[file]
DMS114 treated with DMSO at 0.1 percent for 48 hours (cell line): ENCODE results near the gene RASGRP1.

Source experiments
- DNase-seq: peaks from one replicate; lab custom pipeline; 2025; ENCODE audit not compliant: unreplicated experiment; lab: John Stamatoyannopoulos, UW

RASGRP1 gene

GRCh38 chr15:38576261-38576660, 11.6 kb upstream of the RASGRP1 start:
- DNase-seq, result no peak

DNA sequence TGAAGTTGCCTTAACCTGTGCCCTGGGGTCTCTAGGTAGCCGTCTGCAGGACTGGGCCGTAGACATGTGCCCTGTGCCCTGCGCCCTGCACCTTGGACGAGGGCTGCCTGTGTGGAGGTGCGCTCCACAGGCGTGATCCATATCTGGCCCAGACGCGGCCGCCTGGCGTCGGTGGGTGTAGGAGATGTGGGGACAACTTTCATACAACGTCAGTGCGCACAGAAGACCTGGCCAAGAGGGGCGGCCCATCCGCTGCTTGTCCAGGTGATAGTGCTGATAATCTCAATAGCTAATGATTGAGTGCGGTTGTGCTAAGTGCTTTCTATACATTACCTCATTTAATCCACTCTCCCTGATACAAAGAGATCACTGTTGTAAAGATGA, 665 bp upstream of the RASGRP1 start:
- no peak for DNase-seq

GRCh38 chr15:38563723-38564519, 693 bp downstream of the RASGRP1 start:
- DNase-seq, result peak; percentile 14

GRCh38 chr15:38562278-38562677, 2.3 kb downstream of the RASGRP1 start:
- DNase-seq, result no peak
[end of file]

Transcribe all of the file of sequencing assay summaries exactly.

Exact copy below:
DMS114 treated with DMSO at 0.1 percent for 48 hours (cell line): ENCODE results near the gene RASGRP1.

Source experiments
- DNase-seq: peaks from one replicate; lab custom pipeline; 2025; ENCODE audit not compliant: unreplicated experiment; lab: John Stamatoyannopoulos, UW

RASGRP1 gene

GRCh38 chr15:38576261-38576660, 11.6 kb upstream of the RASGRP1 start:
- DNase-seq, result no peak

DNA sequence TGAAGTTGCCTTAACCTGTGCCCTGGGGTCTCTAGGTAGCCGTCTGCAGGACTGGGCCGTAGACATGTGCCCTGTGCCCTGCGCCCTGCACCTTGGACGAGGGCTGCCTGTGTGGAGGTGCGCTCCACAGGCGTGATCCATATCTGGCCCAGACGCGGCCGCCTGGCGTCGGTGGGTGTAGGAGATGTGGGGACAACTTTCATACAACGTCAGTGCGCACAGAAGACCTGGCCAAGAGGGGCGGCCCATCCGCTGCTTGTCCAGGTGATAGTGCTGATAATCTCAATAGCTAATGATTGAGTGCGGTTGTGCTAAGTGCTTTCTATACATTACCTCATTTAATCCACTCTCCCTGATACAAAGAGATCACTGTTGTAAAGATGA, 665 bp upstream of the RASGRP1 start:
- no peak for DNase-seq

GRCh38 chr15:38563723-38564519, 693 bp downstream of the RASGRP1 start:
- DNase-seq, result peak; percentile 14

GRCh38 chr15:38562278-38562677, 2.3 kb downstream of the RASGRP1 start:
- DNase-seq, result no peak